This study revealed the prevalence of depression among hypertensive patients to be 37.8%, the finding is in line with studies done in Ghana 41.7% [16], Pakistan 40.1% [24] and India 41% [25]. On the other hand, the current finding is lower than a study conducted in Afghanistan, which found prevalence of depression among hypertensives to be 58.1% [26]. As suggested by the researchers, the reason for higher magnitude could be the ongoing conflict in different parts of the country. Similarly, higher prevalence of depression observed in a study from Saudi Arabia 48.7% [27] and Bosnia and Herzegovina 46% [28]. Ebtesam B found the highest prevalence of depression which is in two third (66.7%) of hypertensive subjects [29]. On the contrary, lower prevalence observed in few studies a study in Hawassa, Southern Ethiopia [30], Ghana [31] and Nigeria [16]. The variations might be due to difference in environmental factors, genetical factors, sample size, method of assessment of depression and data collection tool [14]. Higher magnitude of depression in this study could be attributed to COVID-19 pandemic at the time of data collection [32].

According to this study, hypertensive females are at 5.4 times increased chance to be depressed. This is higher than a study in South Africa 3.5 times [33] and much higher than a study in Hawassa, Southern Ethiopia, 2.6 times increased risk [30]. Similarly, majority of studies in the literature suggests the same findings [24, 25, 27,28,29]. Sociocultural variation could be the reason for the difference. In addition to this, higher magnitude of depression in females could rise from changes in sex hormone and influences in females related to social norms and gender issues, which is parents restrictive behavior towards their daughter than their sons affects their daughters senses of self-control and self-esteem and make them vulnerable to depression. Sexual and domestic violence could also contribute for the higher risk in females [34].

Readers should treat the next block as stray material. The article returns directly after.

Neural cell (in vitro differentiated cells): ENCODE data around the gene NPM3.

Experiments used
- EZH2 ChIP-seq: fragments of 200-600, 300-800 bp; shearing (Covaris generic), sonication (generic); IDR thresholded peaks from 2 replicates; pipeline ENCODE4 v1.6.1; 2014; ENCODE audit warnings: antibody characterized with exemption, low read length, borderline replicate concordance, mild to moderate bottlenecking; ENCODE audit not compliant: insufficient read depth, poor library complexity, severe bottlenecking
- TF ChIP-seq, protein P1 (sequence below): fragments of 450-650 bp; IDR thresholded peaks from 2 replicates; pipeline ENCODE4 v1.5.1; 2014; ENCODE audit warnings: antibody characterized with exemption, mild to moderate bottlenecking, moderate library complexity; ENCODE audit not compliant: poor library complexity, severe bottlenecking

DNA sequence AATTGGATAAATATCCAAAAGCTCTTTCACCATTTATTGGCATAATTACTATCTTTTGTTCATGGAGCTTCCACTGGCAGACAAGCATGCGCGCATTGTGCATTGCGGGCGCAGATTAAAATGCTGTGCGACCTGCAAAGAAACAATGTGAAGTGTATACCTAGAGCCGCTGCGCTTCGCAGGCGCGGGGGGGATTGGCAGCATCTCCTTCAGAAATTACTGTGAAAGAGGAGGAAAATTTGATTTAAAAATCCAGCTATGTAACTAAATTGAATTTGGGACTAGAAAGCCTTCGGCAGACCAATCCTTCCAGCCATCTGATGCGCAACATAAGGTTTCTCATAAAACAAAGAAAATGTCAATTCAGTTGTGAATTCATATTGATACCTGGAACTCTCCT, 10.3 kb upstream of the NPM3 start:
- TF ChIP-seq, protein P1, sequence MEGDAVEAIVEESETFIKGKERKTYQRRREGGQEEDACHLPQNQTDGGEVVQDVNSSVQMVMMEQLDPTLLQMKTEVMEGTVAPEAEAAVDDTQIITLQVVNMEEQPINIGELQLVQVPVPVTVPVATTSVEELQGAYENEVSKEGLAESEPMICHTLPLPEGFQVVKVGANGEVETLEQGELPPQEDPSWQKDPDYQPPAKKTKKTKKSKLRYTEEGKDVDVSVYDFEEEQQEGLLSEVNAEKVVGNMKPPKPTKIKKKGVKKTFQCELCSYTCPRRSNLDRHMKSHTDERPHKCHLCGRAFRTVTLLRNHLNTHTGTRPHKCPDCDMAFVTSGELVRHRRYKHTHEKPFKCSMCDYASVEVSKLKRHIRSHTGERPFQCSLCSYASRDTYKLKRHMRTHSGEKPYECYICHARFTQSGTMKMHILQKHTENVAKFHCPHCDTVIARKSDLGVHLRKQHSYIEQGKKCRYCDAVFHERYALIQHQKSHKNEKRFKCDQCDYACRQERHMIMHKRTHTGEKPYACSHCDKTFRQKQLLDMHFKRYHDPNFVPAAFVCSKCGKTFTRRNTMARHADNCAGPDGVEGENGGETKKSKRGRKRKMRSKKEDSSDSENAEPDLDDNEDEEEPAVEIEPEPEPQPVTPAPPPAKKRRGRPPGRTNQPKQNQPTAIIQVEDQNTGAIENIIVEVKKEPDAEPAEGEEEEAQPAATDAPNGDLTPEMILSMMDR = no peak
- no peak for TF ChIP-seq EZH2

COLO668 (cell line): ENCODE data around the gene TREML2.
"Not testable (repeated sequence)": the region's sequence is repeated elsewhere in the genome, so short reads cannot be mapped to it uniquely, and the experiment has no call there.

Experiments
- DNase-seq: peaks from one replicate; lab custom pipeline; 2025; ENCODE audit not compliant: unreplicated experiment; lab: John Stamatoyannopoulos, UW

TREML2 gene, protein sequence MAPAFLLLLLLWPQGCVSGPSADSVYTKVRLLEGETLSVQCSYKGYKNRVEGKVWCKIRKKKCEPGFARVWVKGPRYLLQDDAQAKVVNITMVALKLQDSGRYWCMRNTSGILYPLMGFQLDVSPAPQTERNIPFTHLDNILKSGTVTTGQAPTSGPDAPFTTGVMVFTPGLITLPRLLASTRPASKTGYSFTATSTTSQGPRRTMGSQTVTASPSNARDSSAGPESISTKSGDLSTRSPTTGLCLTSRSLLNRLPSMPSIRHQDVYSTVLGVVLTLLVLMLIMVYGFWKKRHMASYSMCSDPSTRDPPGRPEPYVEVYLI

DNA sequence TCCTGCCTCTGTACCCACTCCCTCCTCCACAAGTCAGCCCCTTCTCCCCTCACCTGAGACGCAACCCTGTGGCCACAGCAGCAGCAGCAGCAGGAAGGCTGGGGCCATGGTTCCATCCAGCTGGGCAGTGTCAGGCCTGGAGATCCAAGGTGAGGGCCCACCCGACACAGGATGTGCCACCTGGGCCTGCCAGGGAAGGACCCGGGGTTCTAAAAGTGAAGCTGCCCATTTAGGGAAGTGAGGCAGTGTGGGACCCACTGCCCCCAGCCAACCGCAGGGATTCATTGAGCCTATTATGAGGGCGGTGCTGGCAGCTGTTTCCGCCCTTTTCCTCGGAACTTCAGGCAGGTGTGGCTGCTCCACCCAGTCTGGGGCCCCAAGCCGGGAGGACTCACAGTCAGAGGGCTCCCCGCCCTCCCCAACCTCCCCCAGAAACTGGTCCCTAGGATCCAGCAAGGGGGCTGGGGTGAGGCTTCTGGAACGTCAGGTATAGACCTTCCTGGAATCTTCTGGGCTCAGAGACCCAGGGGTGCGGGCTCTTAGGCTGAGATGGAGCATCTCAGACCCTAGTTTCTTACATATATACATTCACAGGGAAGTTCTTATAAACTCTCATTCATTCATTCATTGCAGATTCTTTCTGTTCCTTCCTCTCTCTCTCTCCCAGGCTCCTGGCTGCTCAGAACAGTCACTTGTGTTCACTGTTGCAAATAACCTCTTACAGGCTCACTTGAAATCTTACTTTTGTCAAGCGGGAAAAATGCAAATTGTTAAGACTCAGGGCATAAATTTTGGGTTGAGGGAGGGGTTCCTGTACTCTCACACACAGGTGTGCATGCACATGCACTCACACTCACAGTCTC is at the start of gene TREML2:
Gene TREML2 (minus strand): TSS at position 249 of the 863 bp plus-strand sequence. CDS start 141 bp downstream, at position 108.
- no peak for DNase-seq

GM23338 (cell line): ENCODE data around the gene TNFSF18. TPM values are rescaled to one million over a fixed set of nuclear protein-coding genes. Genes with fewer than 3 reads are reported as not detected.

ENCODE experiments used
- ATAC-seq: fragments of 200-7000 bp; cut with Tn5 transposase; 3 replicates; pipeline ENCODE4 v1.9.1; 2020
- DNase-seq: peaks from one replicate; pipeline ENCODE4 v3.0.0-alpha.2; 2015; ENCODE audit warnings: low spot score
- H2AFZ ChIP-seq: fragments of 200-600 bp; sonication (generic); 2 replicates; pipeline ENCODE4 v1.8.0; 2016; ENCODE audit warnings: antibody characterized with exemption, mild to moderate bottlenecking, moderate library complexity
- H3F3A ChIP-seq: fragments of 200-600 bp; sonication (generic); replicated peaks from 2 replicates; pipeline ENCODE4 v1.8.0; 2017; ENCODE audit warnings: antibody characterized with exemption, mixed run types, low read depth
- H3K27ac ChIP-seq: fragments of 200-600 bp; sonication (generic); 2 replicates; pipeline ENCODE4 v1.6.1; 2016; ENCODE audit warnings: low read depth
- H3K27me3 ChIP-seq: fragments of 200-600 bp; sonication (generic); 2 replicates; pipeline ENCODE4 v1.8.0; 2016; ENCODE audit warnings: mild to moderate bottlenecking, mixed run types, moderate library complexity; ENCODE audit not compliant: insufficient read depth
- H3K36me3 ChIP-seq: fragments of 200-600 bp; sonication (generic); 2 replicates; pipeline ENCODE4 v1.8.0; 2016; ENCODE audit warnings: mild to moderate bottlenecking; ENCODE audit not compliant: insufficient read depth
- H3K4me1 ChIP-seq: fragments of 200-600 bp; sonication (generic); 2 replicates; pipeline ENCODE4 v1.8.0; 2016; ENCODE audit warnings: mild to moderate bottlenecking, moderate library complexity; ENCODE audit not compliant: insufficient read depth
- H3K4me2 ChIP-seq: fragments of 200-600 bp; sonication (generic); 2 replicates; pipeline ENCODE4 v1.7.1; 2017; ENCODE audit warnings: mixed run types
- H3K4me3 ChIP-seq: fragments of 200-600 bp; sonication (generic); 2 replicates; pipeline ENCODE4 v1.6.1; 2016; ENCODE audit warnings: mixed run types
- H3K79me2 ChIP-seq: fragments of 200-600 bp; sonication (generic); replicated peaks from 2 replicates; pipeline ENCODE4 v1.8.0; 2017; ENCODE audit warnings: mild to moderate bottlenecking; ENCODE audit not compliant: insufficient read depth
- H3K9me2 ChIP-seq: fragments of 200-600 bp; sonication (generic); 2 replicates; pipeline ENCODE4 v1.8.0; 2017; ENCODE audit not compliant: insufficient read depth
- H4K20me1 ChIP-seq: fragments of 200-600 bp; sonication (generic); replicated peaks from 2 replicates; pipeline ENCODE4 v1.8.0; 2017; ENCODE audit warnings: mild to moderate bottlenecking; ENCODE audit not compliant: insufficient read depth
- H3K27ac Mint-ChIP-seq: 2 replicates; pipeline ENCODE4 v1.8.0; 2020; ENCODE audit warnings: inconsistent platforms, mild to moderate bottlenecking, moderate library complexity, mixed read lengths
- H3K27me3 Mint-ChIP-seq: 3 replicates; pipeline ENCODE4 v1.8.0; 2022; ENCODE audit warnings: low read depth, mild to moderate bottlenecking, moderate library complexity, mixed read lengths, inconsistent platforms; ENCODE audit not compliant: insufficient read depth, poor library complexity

With respect to marital status, hypertensive subjects who were married have 75% reduced chance of being depressed. This finding is consistent with prior reports in the literature [25, 28]. Differently from this, studies in Ethiopia [30], South Africa [33], Pakistan [24], Afghanistan [26] and Ghana [16] found no association. The reason for reduced risk of depression among married could be being settled, sharing the increasing burden of living cost and retaining positive health behaviors [35].